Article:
Conducted by: Dr Daniela Crocetti, University of Huddersfield (Principal researcher), Professor Surya Monro, University of Huddersfield (Coordinator), Dr Tracey Yeadon-Lee, University of Huddersfield (Co-Investigator).

Collaborators: Zwischengeschlecht/ Stop Intersex Genital Mutilation, Switzerland.

Dates: 01/09/2016 – 31/08/2018

Read our UK report: Intersex, Variations of Sex Characteristics, and DSD: The Need for Change by Surya Monro, Daniela Crocetti, and Tracey Yeadon-Lee with Fae Garland and Mitch Travis, University of Huddersfield Press, Huddersfield. Hard copies of the report can be ordered via the following link: Intersex, Variations of Sex Characteristics, and DSD: The Need for Change | University of Huddersfield Online Store.

Background information:

‘Intersex’ is an umbrella-term that encompasses various physical variations in the components of the parts of the body we consider gendered or sexed; primarily chromosomes, genetic markers, gonads, hormones, reproductive organs, genitals, and secondary sex characteristics (such as facial hair or muscle mass). Despite the fact that these variations generally do not threaten the physical health of the individual (there are correlated health problems only in certain circumstances), people with these biological variations are often subjected to involuntary unnecessary surgery and other medical treatment. Up to 2% of the population may be born with invisible or visible Intersex traits, and between 0.1% and 0.05% are detected and subject to medical attention.

Intersex is the term used by most International activists who work on Human Rights aspects. Human rights activist Miriam van der Have states "Intersex variations are not an abnormality or disease. For me intersex refers to the lived experience of the socio-cultural consequences of being born with a body that does not fit within the normative definitions of "man" and "woman." In short, it is about our experiences and not a medical diagnosis." Some activists also use ‘variations of sex characteristics’, aiming to include ‘sex characteristics’ as a category in national and international Human Rights protections.

The term ‘DSD’ (Disorders of Sex Development) is instead used in most medical contexts, and was coined in 2006 by a small group of activists, academics and doctors at the Chicago Consensus Convention. This meeting sought to address the problematic invasive care model, particularly the lack of informed consent and childhood surgeries. With this new term DSD they hoped to eliminate the social stigma tied to the terms ‘Intersex’ and ‘Hermaphroditism’ which could give an image of un-defined gender or sexuality, creating a term that spoke to the biological issues instead of social ones. However, the term ‘disorder’ also carries the stigma of being considered ‘out of order’ (i.e. in need of fixing), and it has not been widely accepted by those directly implicated.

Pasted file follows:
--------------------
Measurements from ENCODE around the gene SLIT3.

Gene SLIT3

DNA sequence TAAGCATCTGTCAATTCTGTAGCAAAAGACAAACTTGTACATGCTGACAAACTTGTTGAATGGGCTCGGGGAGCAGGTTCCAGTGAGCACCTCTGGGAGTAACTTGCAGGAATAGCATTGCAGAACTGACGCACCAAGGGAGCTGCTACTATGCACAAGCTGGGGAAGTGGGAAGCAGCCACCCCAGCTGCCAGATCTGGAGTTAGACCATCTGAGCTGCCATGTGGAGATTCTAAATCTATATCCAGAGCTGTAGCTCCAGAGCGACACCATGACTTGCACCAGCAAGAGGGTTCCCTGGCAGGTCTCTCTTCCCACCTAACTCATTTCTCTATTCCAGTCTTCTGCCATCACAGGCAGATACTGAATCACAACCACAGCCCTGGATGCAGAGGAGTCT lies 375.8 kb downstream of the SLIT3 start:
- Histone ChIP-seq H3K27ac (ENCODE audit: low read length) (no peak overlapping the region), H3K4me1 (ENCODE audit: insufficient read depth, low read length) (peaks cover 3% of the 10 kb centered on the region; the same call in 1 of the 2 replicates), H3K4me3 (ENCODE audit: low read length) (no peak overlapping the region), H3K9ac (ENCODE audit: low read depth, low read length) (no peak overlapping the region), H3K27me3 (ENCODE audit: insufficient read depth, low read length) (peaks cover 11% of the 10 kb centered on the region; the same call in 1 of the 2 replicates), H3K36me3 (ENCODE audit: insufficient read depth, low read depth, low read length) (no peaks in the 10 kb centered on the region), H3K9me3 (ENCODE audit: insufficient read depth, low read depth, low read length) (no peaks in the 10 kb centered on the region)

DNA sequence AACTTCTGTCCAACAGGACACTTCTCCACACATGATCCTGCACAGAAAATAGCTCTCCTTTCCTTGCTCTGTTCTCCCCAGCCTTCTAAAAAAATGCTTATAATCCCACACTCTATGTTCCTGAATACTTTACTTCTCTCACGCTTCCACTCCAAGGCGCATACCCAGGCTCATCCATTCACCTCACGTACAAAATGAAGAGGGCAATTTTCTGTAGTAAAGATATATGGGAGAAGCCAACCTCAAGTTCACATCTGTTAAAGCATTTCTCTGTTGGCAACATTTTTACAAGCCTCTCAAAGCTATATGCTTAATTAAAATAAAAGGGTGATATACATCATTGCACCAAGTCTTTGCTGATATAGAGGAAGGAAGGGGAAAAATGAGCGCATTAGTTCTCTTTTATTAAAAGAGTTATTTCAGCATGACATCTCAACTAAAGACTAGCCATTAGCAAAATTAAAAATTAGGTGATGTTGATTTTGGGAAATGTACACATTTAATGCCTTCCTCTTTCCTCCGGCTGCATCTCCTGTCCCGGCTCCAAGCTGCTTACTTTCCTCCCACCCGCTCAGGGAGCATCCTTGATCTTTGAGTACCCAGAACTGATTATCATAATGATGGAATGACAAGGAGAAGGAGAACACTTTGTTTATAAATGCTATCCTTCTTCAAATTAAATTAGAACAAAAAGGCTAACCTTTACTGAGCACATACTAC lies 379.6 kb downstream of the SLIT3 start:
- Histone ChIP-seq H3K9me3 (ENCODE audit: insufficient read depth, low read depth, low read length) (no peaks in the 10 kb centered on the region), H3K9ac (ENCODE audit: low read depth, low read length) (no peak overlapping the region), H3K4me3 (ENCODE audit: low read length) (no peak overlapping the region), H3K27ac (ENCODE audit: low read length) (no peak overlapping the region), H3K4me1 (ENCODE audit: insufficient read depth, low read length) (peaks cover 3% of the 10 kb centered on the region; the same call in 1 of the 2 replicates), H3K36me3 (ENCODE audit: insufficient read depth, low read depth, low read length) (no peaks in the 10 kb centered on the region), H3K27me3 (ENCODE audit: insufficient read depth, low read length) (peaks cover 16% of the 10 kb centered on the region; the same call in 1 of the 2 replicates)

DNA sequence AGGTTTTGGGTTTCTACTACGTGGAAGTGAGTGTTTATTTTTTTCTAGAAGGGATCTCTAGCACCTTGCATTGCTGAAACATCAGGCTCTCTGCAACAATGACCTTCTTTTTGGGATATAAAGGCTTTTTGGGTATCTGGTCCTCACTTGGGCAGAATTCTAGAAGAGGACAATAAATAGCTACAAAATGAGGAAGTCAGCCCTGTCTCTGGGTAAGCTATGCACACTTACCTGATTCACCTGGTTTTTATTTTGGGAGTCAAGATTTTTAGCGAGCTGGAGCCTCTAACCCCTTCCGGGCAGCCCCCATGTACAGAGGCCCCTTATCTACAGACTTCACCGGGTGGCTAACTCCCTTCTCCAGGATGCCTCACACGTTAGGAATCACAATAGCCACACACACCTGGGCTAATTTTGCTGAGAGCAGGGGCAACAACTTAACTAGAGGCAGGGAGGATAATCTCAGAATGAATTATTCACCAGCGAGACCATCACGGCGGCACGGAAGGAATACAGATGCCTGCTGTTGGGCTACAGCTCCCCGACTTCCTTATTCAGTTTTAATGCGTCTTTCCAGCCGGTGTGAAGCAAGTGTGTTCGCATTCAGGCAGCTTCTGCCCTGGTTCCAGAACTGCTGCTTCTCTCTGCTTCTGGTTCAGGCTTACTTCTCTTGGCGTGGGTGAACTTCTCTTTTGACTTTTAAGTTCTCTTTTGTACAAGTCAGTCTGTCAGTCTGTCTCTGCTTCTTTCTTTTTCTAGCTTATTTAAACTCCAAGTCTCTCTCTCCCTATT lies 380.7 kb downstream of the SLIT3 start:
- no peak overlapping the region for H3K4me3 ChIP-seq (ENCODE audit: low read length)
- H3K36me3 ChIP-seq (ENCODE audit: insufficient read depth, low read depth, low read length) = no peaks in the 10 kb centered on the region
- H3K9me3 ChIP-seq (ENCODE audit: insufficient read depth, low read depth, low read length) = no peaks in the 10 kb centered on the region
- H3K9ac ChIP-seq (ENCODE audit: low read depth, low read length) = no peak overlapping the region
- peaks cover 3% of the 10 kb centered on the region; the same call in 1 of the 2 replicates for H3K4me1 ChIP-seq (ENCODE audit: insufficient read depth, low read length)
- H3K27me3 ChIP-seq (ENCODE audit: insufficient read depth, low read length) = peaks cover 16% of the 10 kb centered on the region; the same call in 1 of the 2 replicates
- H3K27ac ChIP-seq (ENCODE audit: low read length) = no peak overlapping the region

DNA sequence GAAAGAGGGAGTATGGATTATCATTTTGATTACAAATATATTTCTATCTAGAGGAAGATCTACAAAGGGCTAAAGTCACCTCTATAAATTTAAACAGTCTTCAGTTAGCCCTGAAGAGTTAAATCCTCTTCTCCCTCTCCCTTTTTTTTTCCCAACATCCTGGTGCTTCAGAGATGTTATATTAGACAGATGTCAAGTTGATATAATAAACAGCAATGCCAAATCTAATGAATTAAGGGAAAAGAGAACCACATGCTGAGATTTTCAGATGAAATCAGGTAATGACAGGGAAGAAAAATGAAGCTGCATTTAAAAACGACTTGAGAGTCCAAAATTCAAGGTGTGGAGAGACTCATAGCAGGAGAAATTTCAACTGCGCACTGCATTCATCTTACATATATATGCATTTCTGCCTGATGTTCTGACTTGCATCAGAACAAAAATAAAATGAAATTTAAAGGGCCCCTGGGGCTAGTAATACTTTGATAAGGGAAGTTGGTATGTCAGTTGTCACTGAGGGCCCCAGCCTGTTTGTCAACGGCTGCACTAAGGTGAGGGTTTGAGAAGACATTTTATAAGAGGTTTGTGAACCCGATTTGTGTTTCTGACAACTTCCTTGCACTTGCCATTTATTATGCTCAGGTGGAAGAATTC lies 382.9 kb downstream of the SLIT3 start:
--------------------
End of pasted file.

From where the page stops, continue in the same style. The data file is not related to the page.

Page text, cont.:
Some Social Health Activist (SHA; patient associations and/or activists) might refer instead to one of the more than 30 variations in the Intersex and/or DSD umbrella, such as Androgen Insensitivity Syndrome, Congenital Adrenal Hyperplasia, Klinefelter’s syndrome, Hypospadias (and more). These groups and individuals might not use either Intersex or DSD in most of their communication.

Language and terminology, among the many Human Rights issues, are contested in this field.

Aim and objectives:

This project investigates human rights framing and strategies used to address Intersex and DSD in Europe (specifically focusing on Italy, Switzerland and the UK). It will map the agendas, actions and results of the diverse Intersex and DSD activists, and will include the views of clinicians and policy makers working in the Intersex and DSD area. In order to be as inclusive as possible, the terms ‘Intersex’, ‘DSD’, ‘variations of sex characteristics’ or other terms will be used based on the choice of the research participant. The project has four basic aims:

  • Map the strategies, agendas, actions and results of Intersex and DSD activists in Italy, Switzerland and the UK.
  • Map policy and medical perspectives and actions regarding Intersex Human Rights and Social Health Activist claims.
  • Generate knowledge about Intersex and DSD human rights, citizenship and democracy issues.
  • Facilitate Intersex led public engagement.

Methodologies:

The project utilizes a qualitative approach in order to gain an in-depth understanding of activist and policy perspectives. It is interdisciplinary in its use of concepts and tools adopted from sociology, gender and sexuality studies, social study of science, politics, social policy and socio-legal studies. This project has received ethics approval from the University of Huddersfield, reference SREP/2016/080.

Anticipated outcomes and impact of the project:

The project will draw out issues that have been addressed (or not) at their associated policy levels, from local hospitals to national legislation to UN and EU policy documents. It will potentially frame successful strategies to enhance Intersex agency. Outputs will include journal papers, a report, and conference papers. We will hold stakeholder workshops in the UK, Italy and Switzerland and will organise an international conference to take place in summer 2018. These outputs and activities will take place in collaboration with Intersex activists.

This project has received funding from the European Union’s Horizon 2020 Research and Innovation Programme under the Marie Sklodowska-Curie grant agreement No 703352.

Conference: Intersex Social Sciences: Activism, Human Rights, and Citizenship, 4-5 June 2018, University of Bologna, Italy.